Do you have any recommendations for how one would correct correlations of
group means to permit inclusion in a meta-analysis of individual-level
correlations? Is this possible at all?

Many thanks,

Brand, A., & Bradley, M. T. (2012). More voodoo vorrelations: When
average-based measures inflate correlations. The Journal of General
Psychology, 2012, 139, 260-272.
Hedges, L. V. (2007). Effect sizes in cluster randomized designs. Journal
of Educational and Behavioral Statistics 32, 341-370.
Hedges, L. V. (2009). Effect sizes in nested designs. In H. Cooper, L.
V.Hedges, & J. C. Valentine (Eds.), The handbook of research synthesis (2nd
ed., pp. 337-355). New York: RussellSage.
Nickerson, C. A. E. (1995). Does willingness to pay reflect the purchase of
moral satisfaction? A reconsideration of Kahneman and Knetsch. Journal of
Environmental Economics and Management, 28, 126-133.
Ostroff C, Harrison DA. (1999). Meta-analysis, level of analysis, and best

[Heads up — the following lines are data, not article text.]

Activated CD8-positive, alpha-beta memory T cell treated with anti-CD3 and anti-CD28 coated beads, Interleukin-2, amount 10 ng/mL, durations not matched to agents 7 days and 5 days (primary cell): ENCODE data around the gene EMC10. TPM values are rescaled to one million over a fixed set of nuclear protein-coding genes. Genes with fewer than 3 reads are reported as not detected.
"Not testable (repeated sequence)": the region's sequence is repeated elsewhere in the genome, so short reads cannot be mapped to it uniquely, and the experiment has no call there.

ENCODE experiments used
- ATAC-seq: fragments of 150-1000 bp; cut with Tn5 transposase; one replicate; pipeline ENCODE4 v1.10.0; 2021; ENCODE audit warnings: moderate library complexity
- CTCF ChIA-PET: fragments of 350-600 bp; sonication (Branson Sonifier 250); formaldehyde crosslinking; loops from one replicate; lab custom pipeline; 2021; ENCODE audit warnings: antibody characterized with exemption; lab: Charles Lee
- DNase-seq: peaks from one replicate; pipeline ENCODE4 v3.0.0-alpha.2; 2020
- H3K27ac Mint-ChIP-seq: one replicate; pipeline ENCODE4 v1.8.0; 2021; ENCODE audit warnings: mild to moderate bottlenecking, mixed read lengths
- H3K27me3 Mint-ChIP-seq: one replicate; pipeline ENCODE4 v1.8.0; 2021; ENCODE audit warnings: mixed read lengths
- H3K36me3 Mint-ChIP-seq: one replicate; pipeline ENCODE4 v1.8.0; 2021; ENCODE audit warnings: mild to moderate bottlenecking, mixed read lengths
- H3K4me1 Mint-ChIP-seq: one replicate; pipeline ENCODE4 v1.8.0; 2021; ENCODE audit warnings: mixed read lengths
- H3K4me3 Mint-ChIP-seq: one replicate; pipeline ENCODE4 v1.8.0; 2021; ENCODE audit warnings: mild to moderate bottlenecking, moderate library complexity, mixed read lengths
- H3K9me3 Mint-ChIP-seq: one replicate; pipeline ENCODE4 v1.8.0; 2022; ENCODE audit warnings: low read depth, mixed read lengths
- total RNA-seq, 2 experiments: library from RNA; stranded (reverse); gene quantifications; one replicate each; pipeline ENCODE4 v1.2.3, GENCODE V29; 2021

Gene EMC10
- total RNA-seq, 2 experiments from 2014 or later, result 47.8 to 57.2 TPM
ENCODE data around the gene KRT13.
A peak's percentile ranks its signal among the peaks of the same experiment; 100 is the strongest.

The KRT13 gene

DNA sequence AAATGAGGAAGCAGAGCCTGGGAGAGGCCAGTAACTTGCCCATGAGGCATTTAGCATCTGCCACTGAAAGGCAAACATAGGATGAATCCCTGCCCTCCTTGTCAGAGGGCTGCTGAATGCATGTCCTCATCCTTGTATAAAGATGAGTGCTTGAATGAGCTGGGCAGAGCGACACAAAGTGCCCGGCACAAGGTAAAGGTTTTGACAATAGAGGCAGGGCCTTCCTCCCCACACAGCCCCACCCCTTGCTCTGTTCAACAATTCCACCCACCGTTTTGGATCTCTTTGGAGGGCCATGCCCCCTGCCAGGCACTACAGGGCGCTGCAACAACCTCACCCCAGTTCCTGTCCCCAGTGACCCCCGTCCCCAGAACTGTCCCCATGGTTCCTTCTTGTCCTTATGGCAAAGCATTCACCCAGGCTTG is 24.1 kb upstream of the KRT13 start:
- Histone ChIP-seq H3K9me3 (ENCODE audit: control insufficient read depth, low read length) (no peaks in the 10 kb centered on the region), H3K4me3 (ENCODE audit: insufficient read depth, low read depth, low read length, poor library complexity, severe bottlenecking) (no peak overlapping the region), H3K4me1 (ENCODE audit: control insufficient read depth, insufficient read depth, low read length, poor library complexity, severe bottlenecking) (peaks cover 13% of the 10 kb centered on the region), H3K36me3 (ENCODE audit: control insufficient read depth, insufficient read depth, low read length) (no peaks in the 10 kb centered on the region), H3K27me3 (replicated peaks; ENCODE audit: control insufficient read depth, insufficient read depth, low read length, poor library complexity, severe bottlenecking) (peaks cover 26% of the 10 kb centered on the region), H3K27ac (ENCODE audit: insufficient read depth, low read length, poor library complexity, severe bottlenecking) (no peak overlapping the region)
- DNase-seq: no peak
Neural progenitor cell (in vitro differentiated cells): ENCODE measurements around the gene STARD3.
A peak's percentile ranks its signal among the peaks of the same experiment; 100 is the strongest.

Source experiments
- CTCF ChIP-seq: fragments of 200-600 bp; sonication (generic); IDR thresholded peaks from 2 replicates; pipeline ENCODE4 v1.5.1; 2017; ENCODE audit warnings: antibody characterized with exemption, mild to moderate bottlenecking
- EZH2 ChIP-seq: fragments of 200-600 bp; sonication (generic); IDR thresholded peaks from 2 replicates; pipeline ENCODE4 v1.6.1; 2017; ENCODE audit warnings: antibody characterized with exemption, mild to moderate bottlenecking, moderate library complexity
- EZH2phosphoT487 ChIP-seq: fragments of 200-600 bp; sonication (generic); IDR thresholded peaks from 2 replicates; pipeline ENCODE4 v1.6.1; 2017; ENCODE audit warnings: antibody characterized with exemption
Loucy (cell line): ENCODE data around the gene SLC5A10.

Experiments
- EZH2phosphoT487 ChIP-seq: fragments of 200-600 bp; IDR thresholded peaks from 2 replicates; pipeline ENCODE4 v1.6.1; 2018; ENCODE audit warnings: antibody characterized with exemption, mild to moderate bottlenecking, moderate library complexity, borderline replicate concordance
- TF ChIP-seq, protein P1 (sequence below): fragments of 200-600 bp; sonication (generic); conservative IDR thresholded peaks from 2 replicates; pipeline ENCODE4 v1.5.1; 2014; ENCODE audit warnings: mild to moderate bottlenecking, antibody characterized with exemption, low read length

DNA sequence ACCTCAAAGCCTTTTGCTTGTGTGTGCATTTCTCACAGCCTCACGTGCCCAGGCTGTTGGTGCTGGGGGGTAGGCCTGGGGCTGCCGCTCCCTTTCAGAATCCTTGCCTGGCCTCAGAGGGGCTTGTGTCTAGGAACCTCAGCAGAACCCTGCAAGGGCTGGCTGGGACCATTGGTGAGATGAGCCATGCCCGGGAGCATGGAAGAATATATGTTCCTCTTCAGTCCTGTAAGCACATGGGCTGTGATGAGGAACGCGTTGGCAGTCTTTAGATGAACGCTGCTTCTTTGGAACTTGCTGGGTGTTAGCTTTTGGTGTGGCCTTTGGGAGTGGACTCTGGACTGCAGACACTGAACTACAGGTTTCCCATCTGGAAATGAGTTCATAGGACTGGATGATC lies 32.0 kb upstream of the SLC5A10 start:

estimates of population correlations: Cautions for interpreting
meta-analytic results in organizational behavior. Journal of Applied
Psychology, 84, 260-270.

On Sun, Oct 14, 2018 at 2:30 PM F S <crpt.fs using gmail.com> wrote:

> Dear Wolfgang,
> Thanks for clarifying -- I will attempt this approach then, and also
> include study type as a moderator, as per your recommendation.
> All the best,
> Fabian
> On Thu, Oct 11, 2018 at 1:20 PM Viechtbauer, Wolfgang (SP) <
> wolfgang.viechtbauer using maastrichtuniversity.nl> wrote:
>> Please always cc the mailing list when replying.
>> Yes, you could also 'guestimate' the ICC and use that (and then do a
>> sensitivity analysis). Even if you do the correction, I would still